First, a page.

Looks like Sourdough is back on the menu boys.


    That and Sourbug. Sour on Alaska,l and can’t leave because the border with Canada is closed…

  6. Well I was a casualty of the drop in crude prices. Lost my slope job 2 weeks ago until the price goes back up

    • Would you know, or can you find out if TAPS been stocking up on condensates and distillates, prepping for a shutdown and cold restart?

  7. Just remember the sobbing and yelling that the vetoes of this current fiscal year state budget brought. Municipal lobbyists worked hard, along with the Municipal League to reverse the vetoes, and they were too successful – at our expense. Those legislators, those big spending liberals, those nonprofits on the public teat, and those public employee unions letting the liberal legislators suck the milk should have allowed the Governor to have his vetoes. Alaskans had the good luck to elect a common sense Governor but the bad luck to put big spenders in charge of the Legislature, so we are much poorer prepared today for this recession than we would have been had Legislators simply gone home last year and cursed the Governor. In this fiscal year we funded the ferries too much, Public Radio (!), school debt reimbursement, excessive Medicaid (the courts take some of the blame there), and an excessive BSA (the courts take blame here too). We need to demand that those Legislators return their salaries and per diem. We need to demand the municipalities to which we pay taxes have no paid lobbyists. We need to run the public employee union bosses out of the state.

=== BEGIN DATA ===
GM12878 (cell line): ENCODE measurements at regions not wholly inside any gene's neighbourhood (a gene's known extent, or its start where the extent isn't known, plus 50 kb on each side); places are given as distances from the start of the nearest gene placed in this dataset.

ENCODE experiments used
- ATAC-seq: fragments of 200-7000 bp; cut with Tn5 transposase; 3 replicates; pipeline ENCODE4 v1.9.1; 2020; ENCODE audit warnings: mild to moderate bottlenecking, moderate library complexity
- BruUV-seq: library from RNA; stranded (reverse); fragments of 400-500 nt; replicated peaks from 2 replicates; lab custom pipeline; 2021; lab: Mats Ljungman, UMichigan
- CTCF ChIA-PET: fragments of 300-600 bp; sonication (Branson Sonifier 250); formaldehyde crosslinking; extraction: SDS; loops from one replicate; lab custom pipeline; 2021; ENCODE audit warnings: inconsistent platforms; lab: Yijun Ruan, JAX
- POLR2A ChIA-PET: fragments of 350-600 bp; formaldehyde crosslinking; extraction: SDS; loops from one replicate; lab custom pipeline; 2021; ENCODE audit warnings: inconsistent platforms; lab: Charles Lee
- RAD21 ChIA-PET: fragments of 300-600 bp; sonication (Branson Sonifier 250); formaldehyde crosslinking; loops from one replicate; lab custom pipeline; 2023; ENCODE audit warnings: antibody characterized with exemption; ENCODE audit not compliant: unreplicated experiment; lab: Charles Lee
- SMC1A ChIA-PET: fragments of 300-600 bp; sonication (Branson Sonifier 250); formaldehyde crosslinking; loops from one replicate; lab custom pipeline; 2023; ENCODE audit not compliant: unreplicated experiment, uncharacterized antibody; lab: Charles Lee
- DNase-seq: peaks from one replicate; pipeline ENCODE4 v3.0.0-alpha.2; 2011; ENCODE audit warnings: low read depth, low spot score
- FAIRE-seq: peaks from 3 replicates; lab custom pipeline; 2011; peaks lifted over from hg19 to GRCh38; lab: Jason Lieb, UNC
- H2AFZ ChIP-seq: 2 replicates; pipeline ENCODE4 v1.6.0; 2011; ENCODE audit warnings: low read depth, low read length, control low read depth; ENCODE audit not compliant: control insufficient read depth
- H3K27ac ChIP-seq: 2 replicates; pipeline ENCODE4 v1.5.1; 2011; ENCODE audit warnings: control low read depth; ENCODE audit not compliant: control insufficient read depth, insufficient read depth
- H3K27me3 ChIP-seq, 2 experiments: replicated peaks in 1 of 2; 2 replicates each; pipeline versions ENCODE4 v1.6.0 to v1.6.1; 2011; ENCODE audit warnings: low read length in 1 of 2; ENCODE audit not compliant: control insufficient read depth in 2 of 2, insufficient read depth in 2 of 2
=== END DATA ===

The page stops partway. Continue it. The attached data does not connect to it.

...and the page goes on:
• Blame the freshman “conservatives” that threatened to abandon him if he didn’t allow good portions of those cuts to go back. The Giessels and the Imhoffs and the Dems all do what they do, but the ones that told him they were with him, and then caved? This is on them…maybe we will never know who they are but it wouldn’t hurt to ask. He only had a couple votes to spare on an override and the only logical explanation is that several of the newer legislators got scared.

  8. If there ever was a time to limit spending to revenue, it’s now. It will take digging into savings to survive the loss of revenue for this year. The next couple years will be the telling ones. The effects of the Wuhan v could be felt for generations. The left will exploit every opportunity to turn tragedy into political gain. I believe the economic hits to Alaska are not over yet. Give it a couple or six months. Then the ‘dawning’ will begin. Americans/Alaskans must prevent the attempted leftist takeover of our state and country. Next thing you know, libs/leftists will want to arrest us for “being hungry and carrying a concealed sandwich”.

  9. For 2019 TAPS averaged 490,366 gross barrels per day. 225,000 barrels a day is near half! Not only is the price really down, but loss of half of the volume doubles the cash loss.
    Several articles have indicated that a 300,000 throughput is about the lowest TAPS can handle without having to shut it down. I think Alaska is in deeper Kimchi than we realize yet.

  10. Odd there’s no mention of our good friends the Saudis and the Russians who together engineered the price drop that began the decline.

    No, it’s the evil leftists.

    Man are those leftists influential, they got the Russians and the Saudis to play along with the evil plan.

    Those leftists are something else, I hear they even control China too.

    Those leftists must be some all powerful super beings. being as though they are the root of all evil and they are the cause of every grievance.

      • I see,

        ….you’ve revealed that you’re a closeted leftist then because more often then not you’re the one who is claiming to know all about them.

        Glad you cleared that up for me.

  11. The cheapest gasoline is close to one dollar per gallon in the Lower 48. When will Alaskans stop being gouged at the gas pump?